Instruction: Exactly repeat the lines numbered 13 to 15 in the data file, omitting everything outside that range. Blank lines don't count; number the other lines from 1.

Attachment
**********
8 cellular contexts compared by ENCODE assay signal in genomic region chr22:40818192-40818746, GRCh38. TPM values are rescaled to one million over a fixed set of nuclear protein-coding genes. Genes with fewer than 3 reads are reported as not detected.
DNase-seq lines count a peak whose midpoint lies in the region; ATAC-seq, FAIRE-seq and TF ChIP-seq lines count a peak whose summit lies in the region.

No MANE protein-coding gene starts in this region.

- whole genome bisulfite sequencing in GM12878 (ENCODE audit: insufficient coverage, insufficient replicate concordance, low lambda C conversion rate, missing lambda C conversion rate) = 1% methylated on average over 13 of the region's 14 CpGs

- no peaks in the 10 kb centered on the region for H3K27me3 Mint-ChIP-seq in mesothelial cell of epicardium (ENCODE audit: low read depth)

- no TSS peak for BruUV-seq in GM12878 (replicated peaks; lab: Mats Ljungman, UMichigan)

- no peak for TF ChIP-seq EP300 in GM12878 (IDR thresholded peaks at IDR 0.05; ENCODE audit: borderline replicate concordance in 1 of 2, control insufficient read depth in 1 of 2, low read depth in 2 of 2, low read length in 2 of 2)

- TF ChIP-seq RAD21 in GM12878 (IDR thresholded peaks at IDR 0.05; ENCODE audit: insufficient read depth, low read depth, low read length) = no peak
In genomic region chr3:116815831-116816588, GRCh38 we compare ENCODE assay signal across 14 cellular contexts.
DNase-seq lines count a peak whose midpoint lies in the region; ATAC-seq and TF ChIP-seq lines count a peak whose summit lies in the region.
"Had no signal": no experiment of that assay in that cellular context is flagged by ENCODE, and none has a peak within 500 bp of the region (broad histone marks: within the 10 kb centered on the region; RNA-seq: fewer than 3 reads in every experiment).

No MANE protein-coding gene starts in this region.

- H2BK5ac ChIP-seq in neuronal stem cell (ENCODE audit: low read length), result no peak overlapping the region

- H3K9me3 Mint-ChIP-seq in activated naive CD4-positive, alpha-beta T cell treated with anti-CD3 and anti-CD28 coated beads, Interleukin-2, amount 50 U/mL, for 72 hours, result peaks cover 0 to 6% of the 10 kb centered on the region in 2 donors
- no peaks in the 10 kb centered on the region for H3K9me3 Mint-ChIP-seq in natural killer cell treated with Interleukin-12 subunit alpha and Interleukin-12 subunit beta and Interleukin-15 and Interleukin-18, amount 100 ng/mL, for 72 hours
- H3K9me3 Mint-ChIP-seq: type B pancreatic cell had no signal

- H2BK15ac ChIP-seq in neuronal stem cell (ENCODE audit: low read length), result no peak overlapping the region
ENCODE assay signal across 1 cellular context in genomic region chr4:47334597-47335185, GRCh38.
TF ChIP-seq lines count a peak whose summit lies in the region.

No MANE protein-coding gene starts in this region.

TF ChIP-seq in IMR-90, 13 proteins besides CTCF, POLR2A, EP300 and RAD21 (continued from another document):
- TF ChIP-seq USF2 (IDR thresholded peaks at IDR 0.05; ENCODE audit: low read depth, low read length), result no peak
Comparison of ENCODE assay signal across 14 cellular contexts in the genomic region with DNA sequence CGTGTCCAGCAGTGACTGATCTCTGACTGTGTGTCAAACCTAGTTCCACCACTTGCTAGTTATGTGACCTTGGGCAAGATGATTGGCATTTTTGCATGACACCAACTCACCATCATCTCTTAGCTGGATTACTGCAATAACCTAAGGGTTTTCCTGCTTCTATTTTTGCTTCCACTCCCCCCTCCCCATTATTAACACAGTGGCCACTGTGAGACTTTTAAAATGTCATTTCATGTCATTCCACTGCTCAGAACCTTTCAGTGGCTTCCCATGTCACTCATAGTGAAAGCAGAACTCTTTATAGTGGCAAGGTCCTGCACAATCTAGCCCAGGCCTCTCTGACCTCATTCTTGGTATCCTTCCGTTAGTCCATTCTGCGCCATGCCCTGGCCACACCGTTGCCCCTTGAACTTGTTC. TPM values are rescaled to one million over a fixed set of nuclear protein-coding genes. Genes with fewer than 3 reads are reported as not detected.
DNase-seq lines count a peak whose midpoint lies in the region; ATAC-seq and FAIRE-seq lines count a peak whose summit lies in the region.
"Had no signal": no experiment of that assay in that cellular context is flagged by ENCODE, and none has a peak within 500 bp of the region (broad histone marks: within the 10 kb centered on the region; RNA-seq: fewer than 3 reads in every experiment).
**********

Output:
- H2BK5ac ChIP-seq in neuronal stem cell (ENCODE audit: low read length), result no peak overlapping the region

- H3K9me3 Mint-ChIP-seq in activated naive CD4-positive, alpha-beta T cell treated with anti-CD3 and anti-CD28 coated beads, Interleukin-2, amount 50 U/mL, for 72 hours, result peaks cover 0 to 6% of the 10 kb centered on the region in 2 donors
- no peaks in the 10 kb centered on the region for H3K9me3 Mint-ChIP-seq in natural killer cell treated with Interleukin-12 subunit alpha and Interleukin-12 subunit beta and Interleukin-15 and Interleukin-18, amount 100 ng/mL, for 72 hours